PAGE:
I remember going to see him in Tampa maybe a month before he passed.  He was surrounded by old friends who had come to be with him in this apartment near Moffitt where he lived between treatments. All he seemed to want was to go home.  His pain was hard to watch. Yet even as he would squirm in his chair trying to find any comfortable spot, he was quick witted with his friends.  And while the drugs didn't seem to matter to his comfort, going home did.  That was his wish.  And he did, on a journey that Amber once told me was probably as hard as a lot of his treatment. 

I got to see Matt a few more times before he passed.  But like the 50 or so others that were there, I'll never forget the last time.  See FSU's administration had learned how sick he had become and knowng that Matt had completed his requirements for his Ph.D., much of it done while surviving cancer, made the determination that he was ready to graduate.  But since Matt had no chance to living until graduation, the President of FSU came to his room, with his Major Professors, and graduated him in his hospital bed.  He had done it.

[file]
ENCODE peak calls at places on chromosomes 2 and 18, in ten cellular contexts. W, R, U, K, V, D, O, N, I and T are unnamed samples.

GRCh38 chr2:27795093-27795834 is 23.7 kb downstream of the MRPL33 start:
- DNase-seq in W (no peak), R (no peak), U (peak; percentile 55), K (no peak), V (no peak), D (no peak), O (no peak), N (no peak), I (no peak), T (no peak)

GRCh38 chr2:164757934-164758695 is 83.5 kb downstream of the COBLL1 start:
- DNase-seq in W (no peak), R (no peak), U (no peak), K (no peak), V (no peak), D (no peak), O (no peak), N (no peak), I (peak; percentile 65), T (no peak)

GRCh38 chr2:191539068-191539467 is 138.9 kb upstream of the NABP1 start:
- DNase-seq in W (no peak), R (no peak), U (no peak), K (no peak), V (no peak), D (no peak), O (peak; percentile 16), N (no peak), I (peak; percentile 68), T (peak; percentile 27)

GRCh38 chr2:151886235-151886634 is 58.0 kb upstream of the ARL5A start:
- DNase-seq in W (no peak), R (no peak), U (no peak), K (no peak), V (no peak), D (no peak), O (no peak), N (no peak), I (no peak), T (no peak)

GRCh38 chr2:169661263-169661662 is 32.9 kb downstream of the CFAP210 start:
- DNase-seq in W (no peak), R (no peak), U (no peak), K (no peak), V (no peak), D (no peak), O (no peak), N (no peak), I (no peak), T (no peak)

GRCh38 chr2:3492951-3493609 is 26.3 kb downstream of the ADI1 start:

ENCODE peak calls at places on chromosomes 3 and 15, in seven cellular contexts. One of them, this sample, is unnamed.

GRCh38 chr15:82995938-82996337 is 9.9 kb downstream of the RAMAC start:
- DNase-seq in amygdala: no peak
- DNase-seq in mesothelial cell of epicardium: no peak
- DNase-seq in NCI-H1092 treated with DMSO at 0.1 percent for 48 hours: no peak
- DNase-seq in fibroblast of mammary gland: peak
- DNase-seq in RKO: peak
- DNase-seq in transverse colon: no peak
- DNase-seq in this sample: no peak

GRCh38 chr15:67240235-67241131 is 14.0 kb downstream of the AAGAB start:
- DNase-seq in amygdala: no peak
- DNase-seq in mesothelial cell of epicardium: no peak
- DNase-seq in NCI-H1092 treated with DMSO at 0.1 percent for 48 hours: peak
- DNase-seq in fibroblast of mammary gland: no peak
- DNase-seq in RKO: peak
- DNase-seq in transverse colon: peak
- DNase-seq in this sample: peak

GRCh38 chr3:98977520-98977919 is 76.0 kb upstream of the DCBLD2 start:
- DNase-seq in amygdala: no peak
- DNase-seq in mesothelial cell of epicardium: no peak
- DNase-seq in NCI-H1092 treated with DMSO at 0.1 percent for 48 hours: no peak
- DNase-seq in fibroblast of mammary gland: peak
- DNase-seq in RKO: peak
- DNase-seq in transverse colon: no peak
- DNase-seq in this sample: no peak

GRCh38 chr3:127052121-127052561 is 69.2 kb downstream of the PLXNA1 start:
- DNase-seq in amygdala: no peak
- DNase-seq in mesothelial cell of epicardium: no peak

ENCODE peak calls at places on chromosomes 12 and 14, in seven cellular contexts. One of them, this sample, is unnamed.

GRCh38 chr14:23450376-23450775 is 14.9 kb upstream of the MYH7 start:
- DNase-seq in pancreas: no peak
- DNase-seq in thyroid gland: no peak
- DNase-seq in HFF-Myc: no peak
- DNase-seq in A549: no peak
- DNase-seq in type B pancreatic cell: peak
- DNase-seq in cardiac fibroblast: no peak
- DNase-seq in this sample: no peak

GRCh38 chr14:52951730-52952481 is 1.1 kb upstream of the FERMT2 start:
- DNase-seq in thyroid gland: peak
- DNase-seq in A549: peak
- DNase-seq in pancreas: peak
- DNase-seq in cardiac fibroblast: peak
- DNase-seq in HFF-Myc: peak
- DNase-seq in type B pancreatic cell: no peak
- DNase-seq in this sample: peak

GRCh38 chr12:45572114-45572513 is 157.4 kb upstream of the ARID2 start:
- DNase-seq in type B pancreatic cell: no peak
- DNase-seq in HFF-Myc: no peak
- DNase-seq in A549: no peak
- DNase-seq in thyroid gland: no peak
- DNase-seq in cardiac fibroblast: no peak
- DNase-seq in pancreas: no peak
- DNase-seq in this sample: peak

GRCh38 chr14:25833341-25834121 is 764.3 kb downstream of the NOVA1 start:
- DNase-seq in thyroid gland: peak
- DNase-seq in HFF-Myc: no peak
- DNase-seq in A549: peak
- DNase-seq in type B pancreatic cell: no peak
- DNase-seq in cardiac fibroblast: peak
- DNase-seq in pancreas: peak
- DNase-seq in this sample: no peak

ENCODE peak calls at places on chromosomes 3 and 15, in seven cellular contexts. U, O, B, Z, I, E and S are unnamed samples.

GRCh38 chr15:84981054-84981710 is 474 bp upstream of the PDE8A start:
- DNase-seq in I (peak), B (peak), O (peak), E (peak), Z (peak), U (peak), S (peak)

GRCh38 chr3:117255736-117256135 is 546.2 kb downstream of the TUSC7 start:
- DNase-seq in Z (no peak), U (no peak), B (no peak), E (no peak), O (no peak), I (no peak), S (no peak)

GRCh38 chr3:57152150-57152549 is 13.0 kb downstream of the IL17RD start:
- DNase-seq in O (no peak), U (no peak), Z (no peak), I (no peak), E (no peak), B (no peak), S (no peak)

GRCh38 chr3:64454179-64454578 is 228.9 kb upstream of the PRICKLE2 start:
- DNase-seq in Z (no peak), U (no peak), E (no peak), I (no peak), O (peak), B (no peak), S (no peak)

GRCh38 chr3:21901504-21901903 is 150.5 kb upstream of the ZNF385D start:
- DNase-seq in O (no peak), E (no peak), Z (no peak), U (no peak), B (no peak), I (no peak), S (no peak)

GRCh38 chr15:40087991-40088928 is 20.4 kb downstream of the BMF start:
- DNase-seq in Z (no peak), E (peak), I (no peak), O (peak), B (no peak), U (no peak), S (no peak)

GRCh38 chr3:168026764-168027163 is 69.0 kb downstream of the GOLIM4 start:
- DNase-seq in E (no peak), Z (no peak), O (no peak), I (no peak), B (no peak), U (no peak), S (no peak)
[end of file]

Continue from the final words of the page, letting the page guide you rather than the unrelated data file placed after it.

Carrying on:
I tried to go see him one more time and Amber said it wasn't possible.  In the end, he lived two more days. 

Matt and I had talked over the couple years before he passed that maybe we'd work on a campaign together, starting by helping Barack Obama together in 2008.  I had this little dream that maybe they would call me and give me a shot to run it.  It wasn't likely, but it was fun for us to talk about those times in the hospital, or in the coffee shops in downtown Gainesville.  He'd always say "why not you" or "why not go after it -- what do you have to lose?"